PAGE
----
The Girl with the Dragon Tattoo is about power – who has it and who doesn’t, but mainly how quickly it shifts.
Take a scene in the film’s first hour: Lisbeth Salander (Rooney Mara) is on a subway platform bothering no one when a foolish stranger snatches her backpack. Soon, she’s capably retrieved her pack – and beaten the thief so savagely that passersby see her as the heinous one. In an instant she’s gone from victim to victor to victimizer. And she’s just getting started.
What may be most shocking about director David Fincher’s adaptation of Stieg Larsson’s international bestseller is that it’s shocking at all. After all, the book had such broad appeal that for at least a year you couldn’t get on a plane, train or bus without seeing it clutched in someone’s hands.
Many of us know precisely what happens in this tale of two mysteries, one about a girl who disappeared 40 years ago from her wealthy Swedish clan, the other about the curiosity known as Lisbeth, the book’s heroine. But Fincher is determined to give even the most ardent fans of the books a few jolts.
The plot hews closely to Larsson’s. Disgraced journalist Mikael Blomkvist (Daniel Craig) takes a job ostensibly writing the biography of esteemed entrepreneur Henrik Vanger (Christopher Plummer). His real assignment, though, is to find out what happened to Vanger’s niece Harriet 40 years earlier, when she disappeared one afternoon from her family’s estate. To assist in the sleuthing, Mikael hires Lisbeth, a canny hacker with piercings, tats and a haircut as severe as her social handicaps.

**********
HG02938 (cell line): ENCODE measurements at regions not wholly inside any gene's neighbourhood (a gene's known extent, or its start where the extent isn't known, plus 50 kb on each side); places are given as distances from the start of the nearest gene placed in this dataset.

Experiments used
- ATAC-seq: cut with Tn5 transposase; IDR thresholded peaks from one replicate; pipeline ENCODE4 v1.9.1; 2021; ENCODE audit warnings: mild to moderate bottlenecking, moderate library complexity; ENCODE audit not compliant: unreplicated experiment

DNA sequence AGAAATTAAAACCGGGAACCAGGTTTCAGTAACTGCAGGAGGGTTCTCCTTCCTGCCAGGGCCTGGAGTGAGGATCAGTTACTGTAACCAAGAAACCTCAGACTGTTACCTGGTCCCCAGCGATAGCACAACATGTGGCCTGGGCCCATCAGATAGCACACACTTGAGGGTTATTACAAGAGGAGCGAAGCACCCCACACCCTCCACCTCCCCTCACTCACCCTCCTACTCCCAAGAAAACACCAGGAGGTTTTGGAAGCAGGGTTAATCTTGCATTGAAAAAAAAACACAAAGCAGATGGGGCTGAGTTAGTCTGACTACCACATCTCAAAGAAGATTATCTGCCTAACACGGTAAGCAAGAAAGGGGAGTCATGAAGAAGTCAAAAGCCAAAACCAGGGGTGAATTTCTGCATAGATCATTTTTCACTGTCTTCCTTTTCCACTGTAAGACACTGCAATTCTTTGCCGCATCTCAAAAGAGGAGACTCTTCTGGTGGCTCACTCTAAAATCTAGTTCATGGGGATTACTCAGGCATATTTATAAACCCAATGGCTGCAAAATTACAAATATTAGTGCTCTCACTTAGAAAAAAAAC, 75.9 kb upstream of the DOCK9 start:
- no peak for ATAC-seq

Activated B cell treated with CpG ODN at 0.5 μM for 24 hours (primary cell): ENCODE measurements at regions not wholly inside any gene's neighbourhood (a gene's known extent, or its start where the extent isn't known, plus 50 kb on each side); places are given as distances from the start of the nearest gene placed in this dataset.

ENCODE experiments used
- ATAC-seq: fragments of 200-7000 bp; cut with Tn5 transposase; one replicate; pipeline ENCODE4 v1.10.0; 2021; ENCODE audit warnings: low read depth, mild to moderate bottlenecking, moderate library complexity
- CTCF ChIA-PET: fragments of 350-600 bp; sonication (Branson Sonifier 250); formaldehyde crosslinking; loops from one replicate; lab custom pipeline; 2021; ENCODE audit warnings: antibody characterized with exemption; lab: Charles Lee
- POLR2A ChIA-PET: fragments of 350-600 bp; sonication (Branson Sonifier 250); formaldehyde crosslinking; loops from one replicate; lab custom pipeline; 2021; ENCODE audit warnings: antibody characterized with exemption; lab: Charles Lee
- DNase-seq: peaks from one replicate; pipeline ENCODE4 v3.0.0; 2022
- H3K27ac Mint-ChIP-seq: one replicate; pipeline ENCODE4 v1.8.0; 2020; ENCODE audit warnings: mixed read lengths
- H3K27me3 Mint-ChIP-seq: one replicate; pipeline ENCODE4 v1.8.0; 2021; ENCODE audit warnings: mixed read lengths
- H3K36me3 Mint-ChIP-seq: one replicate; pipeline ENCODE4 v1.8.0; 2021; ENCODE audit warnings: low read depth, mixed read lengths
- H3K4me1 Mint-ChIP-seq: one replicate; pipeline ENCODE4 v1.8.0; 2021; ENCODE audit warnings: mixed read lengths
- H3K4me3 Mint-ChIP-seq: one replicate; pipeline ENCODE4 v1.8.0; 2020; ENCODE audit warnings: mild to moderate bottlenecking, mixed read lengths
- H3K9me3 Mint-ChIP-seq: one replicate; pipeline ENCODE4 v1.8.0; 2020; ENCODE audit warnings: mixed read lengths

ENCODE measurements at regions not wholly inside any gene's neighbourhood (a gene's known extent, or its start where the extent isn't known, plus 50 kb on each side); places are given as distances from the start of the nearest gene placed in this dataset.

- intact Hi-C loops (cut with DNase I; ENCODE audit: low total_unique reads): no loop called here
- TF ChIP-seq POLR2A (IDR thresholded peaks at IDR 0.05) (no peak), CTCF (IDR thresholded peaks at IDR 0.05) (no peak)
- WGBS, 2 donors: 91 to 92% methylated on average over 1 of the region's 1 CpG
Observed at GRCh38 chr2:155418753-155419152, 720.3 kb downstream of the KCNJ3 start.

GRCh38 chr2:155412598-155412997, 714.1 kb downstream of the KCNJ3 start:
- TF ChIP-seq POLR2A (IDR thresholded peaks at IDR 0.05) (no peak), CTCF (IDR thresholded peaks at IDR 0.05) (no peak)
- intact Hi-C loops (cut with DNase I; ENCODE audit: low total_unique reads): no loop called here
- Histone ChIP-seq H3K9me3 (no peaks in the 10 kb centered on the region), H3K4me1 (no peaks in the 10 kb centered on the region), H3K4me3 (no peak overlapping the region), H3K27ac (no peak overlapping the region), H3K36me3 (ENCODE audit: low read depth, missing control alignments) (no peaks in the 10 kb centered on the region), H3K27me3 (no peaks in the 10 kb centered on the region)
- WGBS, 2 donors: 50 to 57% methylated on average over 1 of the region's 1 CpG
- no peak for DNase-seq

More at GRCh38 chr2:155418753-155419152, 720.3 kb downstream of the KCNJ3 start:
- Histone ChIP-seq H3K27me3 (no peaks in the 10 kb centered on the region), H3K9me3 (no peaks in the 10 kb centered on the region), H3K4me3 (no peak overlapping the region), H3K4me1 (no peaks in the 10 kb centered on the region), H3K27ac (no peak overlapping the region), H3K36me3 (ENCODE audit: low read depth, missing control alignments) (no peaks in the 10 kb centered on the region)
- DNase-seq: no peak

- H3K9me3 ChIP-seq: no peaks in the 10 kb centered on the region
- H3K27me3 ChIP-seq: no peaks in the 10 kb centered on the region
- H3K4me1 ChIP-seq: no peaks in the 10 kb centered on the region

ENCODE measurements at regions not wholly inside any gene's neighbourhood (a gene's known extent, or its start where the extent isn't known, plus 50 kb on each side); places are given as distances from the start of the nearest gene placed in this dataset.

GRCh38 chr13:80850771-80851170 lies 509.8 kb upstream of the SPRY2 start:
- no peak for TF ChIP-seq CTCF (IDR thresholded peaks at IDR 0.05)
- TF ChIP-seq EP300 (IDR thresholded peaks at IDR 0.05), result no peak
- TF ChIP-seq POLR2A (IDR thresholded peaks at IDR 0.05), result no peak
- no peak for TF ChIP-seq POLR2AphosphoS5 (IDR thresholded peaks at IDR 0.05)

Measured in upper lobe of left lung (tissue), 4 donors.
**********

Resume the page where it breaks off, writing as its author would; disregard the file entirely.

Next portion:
If the mystery of Harriet’s disappearance isn’t nearly as interesting as Lisbeth herself, blame Mara. The fresh-faced girl who so skillfully dismantled Mark Zuckerberg (Jesse Eisenberg) in The Social Network is completely transformed in Dragon Tattoo. She’s managed to become a physical contradiction: bold but trying to hide, introverted but ferociously aggressive. She’s a pixie with a mean punch, and her performance could be enough to nab her an Oscar nomination.
Her co-stars are no slouches, either, with Craig playing it cool as Blomkvist and Plummer both wily and heartbroken as Henrik, continuing to remind us why he’s such a delight onscreen (if you didn’t see him in Beginners earlier this year, get the DVD).
But no discussion of this film can shy away from its brutality. With a slamming score from the Oscar-winning duo of Trent Reznor and Atticus Ross backing up the drama, unwatchable things happen, primarily to Lisbeth, then fittingly (still, grotesquely) to others. If we’re to understand Lisbeth, though, it’s necessary evil. The horrible circumstances of her life mean that she’s constantly forced to be someone’s predator or prey, sometimes at the same time.
The satisfaction of Dragon Tattoo is watching Lisbeth realize that she, too, has power. The fun of the next two films completing the trilogy will be seeing her wield it.